In support of:

UN DSC and ICC Deliver Jambo, an Inter-Agency Phone Book App

Find. Connect. Say Hello to UN Colleagues

Find, connect and say ‘Jambo!’ (‘Hello’ in Swahili) on your smart phone to United Nations colleagues from other organizations with the Jambo App developed by the UN Digital Solutions Centre (UN DSC). The UN DSC is a partnership between the World Food Programme (WFP) and the UN Refugee Agency (UNHCR) with the support of ICC.

Collaboration and communications between different UN Agencies are crucial to address global challenges and achieve the 2030 Agenda. Most UN Agencies have robust communications within their organizations, but until now a combined global directory has had limited contacts.

To facilitate cooperation, especially given the outbreak of COVID-19 with millions of people working remotely from their homes, the UN Digital Solutions Centre (UN DSC) has developed a phone book app enabling colleagues from across UN Agencies to find and contact each other.

The Jambo app, funded by the UN DSC  and developed by ICC in less than a month, currently contains contact information for staff at four member organizations – UNHCR, WFP, ICC and UN Women. The UN DSC is offering all other UN entities to join for free.

The telephone directory app uses provided organizational credentials to log in. UN personnel can search for colleagues by name and find information such as email address, phone number, UN Agency and other standard Active Directory data. Jambo users can call or send messages and add notes about contacts through the device’s native phone and email functionalities.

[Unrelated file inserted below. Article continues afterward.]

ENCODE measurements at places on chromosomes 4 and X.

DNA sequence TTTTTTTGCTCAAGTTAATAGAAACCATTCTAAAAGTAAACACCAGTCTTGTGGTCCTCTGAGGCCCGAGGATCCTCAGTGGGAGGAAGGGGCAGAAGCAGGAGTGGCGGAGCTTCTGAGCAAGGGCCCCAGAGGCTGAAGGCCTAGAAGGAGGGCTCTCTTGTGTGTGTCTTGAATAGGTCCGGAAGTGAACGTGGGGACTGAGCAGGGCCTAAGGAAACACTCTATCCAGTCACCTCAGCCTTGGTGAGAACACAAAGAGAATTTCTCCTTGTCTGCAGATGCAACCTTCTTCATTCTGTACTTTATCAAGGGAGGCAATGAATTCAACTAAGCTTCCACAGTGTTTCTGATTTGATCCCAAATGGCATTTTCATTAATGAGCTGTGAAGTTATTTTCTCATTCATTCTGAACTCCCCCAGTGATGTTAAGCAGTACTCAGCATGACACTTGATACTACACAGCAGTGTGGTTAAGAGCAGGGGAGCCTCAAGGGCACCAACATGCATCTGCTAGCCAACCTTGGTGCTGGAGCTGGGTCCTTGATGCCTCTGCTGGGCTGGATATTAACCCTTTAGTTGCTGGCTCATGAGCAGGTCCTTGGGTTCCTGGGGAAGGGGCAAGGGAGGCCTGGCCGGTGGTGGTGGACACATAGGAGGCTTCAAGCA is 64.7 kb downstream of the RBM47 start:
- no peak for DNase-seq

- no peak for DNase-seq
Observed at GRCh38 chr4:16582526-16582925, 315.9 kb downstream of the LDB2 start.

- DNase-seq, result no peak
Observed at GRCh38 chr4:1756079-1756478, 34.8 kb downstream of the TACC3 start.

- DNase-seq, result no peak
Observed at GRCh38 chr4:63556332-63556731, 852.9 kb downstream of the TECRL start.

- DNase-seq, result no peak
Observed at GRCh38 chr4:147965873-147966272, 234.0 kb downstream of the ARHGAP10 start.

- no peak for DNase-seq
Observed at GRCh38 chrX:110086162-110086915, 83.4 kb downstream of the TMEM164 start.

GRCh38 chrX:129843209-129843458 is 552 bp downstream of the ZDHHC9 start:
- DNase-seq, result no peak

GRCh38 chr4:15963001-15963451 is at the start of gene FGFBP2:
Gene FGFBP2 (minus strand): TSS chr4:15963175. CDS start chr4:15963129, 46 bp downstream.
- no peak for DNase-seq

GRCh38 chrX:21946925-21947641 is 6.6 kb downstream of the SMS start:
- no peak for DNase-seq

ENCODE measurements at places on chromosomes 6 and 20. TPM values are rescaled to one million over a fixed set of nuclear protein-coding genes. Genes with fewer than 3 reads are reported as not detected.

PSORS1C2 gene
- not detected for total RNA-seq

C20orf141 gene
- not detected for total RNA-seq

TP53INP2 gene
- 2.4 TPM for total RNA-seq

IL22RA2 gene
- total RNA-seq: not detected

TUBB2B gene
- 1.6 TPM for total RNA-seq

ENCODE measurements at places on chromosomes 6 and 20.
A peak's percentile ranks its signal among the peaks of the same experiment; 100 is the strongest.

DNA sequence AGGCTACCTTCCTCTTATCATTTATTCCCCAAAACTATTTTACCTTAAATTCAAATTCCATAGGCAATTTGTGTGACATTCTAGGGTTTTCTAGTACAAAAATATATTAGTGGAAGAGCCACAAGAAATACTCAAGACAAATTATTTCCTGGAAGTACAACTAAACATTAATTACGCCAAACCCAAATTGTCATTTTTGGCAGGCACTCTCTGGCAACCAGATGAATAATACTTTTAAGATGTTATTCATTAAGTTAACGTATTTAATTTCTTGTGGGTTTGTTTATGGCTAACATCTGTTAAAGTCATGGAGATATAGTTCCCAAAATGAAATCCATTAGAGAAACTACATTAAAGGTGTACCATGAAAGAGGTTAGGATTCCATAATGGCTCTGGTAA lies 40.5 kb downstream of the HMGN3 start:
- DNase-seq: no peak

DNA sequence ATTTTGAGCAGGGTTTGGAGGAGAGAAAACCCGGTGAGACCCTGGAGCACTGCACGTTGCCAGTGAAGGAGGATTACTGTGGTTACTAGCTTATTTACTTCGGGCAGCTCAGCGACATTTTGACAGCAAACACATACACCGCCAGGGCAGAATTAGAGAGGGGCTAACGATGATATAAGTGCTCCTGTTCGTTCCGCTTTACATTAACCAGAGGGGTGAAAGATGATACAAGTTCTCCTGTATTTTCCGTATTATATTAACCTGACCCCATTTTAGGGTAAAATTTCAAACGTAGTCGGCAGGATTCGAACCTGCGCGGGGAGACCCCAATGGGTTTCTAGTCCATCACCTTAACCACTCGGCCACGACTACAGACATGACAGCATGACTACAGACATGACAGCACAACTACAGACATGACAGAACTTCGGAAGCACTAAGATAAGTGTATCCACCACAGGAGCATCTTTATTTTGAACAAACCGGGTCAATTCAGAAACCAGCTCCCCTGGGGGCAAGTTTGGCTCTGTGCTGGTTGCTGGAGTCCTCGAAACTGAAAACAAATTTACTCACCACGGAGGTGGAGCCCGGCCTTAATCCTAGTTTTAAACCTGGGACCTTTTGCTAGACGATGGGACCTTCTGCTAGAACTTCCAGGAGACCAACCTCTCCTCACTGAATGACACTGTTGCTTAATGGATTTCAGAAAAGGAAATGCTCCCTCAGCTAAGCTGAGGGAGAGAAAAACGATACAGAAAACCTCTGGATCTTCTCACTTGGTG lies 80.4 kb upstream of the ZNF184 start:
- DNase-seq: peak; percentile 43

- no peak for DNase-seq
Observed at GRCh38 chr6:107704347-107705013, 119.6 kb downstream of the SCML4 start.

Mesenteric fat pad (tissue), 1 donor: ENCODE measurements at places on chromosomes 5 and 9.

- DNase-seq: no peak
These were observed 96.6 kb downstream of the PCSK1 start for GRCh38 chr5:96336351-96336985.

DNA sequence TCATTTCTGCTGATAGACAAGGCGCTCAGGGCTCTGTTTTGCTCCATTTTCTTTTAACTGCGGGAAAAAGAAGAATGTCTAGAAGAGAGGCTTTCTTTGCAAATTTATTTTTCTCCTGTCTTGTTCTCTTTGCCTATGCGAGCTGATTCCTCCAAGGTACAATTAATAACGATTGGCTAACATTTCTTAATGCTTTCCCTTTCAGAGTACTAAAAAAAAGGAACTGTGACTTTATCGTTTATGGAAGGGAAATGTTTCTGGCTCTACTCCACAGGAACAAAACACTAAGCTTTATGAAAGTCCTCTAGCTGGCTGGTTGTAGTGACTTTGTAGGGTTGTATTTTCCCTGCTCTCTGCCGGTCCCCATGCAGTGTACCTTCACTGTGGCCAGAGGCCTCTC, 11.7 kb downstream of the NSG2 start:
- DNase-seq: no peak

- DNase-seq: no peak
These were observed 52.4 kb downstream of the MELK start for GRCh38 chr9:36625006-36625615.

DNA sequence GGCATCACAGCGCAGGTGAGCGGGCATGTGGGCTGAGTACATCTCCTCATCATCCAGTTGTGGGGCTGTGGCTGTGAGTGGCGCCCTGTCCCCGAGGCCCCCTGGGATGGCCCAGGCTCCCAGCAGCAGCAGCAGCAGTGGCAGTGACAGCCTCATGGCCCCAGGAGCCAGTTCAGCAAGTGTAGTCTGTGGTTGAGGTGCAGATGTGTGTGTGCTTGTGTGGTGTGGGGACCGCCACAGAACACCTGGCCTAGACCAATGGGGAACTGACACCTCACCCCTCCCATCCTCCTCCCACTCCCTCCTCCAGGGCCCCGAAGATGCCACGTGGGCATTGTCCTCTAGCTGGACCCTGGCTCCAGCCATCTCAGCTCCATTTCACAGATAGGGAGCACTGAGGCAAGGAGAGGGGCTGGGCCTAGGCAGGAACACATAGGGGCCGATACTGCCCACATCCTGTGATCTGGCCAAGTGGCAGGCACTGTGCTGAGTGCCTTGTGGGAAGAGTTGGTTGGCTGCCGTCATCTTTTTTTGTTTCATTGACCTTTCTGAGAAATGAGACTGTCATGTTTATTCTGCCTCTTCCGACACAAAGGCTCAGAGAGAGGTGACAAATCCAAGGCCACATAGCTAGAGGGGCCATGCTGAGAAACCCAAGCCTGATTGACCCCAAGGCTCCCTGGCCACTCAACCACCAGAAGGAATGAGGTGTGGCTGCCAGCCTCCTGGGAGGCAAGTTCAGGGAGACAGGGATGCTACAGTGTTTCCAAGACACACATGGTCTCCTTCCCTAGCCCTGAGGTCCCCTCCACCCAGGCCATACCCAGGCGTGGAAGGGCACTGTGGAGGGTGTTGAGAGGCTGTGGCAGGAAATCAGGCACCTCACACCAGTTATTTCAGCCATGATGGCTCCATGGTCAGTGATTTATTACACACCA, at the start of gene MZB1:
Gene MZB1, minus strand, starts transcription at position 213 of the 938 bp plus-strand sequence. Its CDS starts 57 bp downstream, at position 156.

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Additional features, such as alternate languages and a fully-encrypted chat, will soon be added to the application, with all systems hosted under UN Immunities and Privileges.

The UN DSC encourages all UN entities to say hello and join Jambo for a UN-wide contact information database, strengthening inter-agency collaboration and enabling each to better serve the global challenges related to their mandates.

The Jambo app is available to staff of participating UN Agencies for download at Google Play and Apple App Store.

About the Digital Solutions Centre

The UN Digital Solutions Centre is operated in partnership by the UN World Food Programme (WFP), the UN High Commissioner for Refugees (UNHCR) and is supported by the International Computing Centre (UNICC). By leveraging new technologies and UN expertise, the Digital Solutions Centre aims to create a suite of digital solutions that can be shared among UN Agencies to transform common business operations and streamline time-consuming transactional tasks. Solutions developed by WFP and UNHCR will be made available to the entire UN system.

Note: Additional features such as chat may be introduced as paid services in the future.